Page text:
On July 11, you could have been present when Dwight Eisenhower was nominated to be President, 1952
You could have waded ashore in Saipan with marines, 1944
You could have advanced south from Carentan behind a howitzer barrage, in Normandy, 1944
Or, if you were blessed, you could have been a passenger on the Queen Mary.
The S.S. Queen Mary sailed from Gourock, Scotland, to New York. The fastest cruise liner on earth, she carried over 6000 soldiers, crew, and prisoners of war to New York in five days. She had minimal escort; her speed was such that no U-boat could catch her. While her staterooms were refitted with bunks, the interior was not so readily adaptable for the war. As a consequence, her indoor swimming pool that spanned two decks and her first class dining room, three stories high, were kept intact for the hostilities. There are no passenger lists for that period but a photograph of the commander shows Winston Churchill beside him.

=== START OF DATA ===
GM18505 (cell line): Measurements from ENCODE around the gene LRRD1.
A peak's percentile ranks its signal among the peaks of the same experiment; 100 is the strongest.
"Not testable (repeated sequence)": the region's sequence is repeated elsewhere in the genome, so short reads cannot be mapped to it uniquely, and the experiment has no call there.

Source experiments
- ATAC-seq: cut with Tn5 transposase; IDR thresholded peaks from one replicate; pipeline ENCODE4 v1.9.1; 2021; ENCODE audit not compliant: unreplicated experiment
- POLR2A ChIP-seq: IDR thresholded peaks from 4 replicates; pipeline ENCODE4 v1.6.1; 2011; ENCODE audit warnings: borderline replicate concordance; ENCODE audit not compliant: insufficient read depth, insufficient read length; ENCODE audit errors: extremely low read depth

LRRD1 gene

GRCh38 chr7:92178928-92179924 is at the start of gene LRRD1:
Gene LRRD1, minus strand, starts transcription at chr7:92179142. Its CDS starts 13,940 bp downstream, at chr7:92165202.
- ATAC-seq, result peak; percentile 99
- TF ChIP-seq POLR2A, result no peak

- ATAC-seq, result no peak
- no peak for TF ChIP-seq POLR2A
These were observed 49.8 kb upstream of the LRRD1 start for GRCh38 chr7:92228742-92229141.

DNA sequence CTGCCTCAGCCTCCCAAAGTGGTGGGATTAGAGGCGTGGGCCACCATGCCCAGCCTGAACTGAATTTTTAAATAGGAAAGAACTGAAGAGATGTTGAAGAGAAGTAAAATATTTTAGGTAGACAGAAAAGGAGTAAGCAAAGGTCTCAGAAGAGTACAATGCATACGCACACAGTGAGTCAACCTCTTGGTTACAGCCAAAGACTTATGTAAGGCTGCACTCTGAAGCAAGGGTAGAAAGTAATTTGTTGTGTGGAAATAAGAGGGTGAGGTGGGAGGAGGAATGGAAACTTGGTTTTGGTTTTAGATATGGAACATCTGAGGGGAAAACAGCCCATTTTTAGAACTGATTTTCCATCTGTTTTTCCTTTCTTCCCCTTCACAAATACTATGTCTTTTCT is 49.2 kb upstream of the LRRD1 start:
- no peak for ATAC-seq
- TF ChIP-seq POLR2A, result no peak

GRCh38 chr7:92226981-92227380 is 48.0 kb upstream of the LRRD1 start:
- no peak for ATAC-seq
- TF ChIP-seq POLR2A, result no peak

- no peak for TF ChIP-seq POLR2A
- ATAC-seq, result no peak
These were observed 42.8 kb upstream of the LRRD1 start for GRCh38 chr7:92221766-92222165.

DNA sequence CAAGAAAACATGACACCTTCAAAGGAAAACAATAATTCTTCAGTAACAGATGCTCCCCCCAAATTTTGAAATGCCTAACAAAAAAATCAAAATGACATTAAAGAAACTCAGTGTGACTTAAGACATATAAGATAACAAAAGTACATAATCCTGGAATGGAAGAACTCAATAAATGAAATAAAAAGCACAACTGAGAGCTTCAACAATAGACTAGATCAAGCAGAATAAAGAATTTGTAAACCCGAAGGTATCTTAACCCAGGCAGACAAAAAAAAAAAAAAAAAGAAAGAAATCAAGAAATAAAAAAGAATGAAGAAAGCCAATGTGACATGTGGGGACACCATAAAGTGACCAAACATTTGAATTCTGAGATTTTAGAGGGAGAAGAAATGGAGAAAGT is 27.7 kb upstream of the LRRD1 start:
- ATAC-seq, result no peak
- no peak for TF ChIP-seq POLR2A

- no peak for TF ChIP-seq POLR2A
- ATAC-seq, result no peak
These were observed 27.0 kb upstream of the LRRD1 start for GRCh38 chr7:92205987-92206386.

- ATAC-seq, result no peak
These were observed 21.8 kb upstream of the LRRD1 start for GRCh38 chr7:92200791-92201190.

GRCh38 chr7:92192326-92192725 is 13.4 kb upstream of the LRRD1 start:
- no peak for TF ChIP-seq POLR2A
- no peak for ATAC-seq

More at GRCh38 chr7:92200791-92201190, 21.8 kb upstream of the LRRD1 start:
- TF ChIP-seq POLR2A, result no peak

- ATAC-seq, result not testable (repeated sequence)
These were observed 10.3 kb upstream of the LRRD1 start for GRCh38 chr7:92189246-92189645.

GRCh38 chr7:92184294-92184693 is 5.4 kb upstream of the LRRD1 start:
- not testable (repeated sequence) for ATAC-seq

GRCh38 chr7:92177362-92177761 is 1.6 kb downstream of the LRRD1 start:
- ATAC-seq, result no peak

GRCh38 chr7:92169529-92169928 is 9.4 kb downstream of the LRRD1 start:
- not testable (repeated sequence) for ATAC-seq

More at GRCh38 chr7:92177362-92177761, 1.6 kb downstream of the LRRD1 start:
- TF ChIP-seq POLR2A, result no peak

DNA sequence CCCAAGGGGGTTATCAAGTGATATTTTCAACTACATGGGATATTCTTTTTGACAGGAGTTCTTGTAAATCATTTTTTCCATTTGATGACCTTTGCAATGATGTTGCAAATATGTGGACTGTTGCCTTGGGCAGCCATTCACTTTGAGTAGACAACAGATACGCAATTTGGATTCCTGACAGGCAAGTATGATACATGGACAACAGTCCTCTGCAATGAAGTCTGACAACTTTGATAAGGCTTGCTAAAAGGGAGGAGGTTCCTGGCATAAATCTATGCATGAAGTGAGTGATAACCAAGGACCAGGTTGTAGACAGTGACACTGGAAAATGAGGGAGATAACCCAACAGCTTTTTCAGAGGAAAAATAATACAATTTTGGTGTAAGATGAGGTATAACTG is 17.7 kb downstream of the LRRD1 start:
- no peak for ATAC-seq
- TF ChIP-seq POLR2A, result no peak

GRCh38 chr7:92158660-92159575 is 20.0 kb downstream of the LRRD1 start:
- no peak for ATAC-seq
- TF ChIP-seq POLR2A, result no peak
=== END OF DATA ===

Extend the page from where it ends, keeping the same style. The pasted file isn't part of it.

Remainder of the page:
Few of those who were in Saipan or Normandy are still alive and President Eisenhower died in 1969, two years after the Queen Mary was taken out of service, a victim of jet passenger planes. She was sold to the City of Long Beach for just more than one million pounds and turned into a bar and hotel.